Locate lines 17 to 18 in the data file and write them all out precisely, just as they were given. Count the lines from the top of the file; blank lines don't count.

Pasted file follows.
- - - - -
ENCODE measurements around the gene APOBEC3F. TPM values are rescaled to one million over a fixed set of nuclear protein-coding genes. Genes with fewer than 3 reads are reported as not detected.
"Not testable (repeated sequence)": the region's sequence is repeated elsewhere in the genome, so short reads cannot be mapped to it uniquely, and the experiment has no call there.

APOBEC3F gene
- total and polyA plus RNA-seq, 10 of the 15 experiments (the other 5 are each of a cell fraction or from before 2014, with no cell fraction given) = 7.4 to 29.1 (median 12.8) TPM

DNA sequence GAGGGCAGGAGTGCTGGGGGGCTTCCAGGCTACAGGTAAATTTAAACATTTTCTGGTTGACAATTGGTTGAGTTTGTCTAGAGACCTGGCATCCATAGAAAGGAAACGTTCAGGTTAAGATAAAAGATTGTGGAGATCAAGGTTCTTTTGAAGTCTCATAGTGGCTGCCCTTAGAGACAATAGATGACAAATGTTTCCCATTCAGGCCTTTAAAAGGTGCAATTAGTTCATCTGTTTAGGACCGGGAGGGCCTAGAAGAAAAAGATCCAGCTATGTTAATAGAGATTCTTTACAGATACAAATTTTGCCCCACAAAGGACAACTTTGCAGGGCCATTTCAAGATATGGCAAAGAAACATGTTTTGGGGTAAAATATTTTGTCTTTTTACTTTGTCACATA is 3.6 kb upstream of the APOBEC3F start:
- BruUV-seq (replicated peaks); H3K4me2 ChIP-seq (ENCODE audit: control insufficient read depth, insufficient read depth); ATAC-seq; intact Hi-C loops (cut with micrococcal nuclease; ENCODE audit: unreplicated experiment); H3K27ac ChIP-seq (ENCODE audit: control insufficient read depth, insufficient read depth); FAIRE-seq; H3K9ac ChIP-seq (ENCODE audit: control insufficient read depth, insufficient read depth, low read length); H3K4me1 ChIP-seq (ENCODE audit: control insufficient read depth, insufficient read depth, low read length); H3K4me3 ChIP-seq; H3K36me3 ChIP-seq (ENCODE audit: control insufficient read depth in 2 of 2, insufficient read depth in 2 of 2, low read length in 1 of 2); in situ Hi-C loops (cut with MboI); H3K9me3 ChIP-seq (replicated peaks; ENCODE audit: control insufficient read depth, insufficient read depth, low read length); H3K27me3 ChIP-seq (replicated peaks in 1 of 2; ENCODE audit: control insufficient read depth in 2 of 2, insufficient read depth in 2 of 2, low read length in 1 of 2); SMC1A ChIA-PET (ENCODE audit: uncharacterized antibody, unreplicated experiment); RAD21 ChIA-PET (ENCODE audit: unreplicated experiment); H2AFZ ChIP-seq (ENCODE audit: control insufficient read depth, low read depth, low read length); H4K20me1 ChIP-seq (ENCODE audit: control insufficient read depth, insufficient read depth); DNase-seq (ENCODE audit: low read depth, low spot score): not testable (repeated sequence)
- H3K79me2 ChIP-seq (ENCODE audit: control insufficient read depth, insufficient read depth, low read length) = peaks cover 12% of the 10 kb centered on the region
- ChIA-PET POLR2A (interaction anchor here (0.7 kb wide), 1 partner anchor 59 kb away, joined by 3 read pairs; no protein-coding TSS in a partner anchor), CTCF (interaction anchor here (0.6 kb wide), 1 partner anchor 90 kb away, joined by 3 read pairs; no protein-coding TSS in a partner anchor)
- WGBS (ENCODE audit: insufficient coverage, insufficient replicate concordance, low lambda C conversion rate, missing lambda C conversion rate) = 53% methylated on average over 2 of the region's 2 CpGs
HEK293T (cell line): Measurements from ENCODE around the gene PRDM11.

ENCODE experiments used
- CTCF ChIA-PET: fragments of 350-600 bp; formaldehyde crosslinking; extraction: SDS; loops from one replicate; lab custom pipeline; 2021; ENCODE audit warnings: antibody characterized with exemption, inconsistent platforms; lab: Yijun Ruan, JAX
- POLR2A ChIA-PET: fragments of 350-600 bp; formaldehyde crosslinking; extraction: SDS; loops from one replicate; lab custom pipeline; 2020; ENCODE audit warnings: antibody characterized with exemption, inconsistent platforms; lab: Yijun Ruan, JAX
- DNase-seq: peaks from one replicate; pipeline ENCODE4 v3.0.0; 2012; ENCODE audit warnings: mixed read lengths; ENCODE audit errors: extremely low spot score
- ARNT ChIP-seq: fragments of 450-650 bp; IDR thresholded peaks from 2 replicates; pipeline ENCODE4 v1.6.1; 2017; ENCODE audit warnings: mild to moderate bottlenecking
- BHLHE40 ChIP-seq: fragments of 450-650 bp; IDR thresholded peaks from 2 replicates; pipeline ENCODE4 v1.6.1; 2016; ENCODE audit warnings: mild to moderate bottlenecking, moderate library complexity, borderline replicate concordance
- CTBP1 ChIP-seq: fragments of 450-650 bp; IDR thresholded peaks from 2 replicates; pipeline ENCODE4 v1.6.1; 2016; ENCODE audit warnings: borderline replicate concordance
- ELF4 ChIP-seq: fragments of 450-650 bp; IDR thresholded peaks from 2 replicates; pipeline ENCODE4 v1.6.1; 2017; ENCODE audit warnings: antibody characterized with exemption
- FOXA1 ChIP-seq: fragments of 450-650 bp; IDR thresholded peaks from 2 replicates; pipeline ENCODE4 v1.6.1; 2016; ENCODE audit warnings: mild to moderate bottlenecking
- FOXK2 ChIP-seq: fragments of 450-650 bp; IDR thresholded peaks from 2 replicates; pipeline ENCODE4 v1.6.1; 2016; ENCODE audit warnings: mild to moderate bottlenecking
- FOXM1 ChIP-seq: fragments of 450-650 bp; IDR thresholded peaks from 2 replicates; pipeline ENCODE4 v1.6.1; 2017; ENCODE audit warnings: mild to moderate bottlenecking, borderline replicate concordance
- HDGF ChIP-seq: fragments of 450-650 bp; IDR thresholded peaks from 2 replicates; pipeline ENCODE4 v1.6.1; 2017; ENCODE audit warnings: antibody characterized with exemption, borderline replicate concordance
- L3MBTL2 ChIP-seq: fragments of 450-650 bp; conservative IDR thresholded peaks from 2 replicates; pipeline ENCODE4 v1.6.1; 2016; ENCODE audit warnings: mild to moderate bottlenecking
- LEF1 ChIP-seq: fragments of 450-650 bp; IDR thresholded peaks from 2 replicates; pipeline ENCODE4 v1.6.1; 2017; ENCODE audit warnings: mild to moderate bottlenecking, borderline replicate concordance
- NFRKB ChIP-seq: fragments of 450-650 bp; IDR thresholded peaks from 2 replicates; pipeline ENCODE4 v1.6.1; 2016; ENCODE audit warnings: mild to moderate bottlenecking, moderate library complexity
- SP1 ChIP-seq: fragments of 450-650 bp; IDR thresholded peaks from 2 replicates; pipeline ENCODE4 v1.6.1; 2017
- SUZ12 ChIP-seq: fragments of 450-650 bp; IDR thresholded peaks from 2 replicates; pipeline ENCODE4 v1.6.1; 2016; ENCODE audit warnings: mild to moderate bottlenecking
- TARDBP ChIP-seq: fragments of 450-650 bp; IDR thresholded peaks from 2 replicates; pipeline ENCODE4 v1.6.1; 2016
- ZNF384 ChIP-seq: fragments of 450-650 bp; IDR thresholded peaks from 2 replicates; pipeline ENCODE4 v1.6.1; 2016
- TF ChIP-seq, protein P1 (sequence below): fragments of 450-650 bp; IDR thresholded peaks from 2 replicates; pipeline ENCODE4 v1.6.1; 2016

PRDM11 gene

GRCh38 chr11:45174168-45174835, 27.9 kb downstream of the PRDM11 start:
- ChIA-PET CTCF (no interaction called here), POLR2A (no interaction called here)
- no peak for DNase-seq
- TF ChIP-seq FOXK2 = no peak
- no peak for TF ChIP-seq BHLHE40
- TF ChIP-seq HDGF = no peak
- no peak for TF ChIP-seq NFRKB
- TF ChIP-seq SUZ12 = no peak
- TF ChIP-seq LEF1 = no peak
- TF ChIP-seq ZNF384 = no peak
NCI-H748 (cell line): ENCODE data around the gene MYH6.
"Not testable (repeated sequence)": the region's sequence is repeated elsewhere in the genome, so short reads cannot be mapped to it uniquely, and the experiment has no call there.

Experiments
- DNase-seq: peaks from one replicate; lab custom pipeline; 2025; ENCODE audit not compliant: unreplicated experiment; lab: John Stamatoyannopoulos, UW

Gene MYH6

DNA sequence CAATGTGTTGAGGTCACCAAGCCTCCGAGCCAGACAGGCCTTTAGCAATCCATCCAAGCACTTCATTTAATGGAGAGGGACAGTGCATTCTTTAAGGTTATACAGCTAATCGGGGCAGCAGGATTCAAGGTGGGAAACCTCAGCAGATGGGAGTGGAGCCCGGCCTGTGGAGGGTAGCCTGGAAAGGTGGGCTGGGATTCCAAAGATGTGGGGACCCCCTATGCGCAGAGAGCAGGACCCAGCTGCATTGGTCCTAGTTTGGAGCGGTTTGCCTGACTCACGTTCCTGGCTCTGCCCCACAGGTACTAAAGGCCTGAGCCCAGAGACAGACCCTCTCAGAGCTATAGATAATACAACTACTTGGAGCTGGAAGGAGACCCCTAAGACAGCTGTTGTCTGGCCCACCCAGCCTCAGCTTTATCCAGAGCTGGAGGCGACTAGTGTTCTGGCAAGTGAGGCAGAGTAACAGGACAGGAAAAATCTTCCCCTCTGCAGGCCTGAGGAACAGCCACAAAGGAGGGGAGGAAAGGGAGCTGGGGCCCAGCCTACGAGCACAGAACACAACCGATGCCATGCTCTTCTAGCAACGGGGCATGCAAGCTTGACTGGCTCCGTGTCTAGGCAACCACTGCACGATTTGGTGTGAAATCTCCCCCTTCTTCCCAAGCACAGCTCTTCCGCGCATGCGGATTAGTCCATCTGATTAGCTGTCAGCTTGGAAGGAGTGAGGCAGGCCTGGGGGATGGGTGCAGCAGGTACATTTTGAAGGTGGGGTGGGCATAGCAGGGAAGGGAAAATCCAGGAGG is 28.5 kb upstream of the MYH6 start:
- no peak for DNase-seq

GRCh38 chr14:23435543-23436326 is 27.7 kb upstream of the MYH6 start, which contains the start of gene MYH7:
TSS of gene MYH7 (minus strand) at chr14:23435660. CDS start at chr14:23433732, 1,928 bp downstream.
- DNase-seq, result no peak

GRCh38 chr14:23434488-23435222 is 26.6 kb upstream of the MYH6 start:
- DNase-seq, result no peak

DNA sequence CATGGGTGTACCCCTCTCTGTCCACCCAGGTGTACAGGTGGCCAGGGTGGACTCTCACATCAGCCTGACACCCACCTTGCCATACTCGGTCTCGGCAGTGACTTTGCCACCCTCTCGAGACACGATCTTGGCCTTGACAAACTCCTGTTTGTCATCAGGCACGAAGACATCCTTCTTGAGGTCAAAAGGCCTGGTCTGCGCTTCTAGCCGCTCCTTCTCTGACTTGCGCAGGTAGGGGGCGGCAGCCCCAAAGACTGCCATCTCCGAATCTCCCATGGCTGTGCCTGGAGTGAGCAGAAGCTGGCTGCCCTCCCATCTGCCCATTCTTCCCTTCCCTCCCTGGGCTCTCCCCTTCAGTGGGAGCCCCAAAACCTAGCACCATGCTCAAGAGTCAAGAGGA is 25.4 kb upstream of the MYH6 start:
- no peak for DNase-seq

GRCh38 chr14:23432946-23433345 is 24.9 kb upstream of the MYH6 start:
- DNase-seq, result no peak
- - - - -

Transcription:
- CTBP1 ChIP-seq: fragments of 450-650 bp; IDR thresholded peaks from 2 replicates; pipeline ENCODE4 v1.6.1; 2016; ENCODE audit warnings: borderline replicate concordance
- ELF4 ChIP-seq: fragments of 450-650 bp; IDR thresholded peaks from 2 replicates; pipeline ENCODE4 v1.6.1; 2017; ENCODE audit warnings: antibody characterized with exemption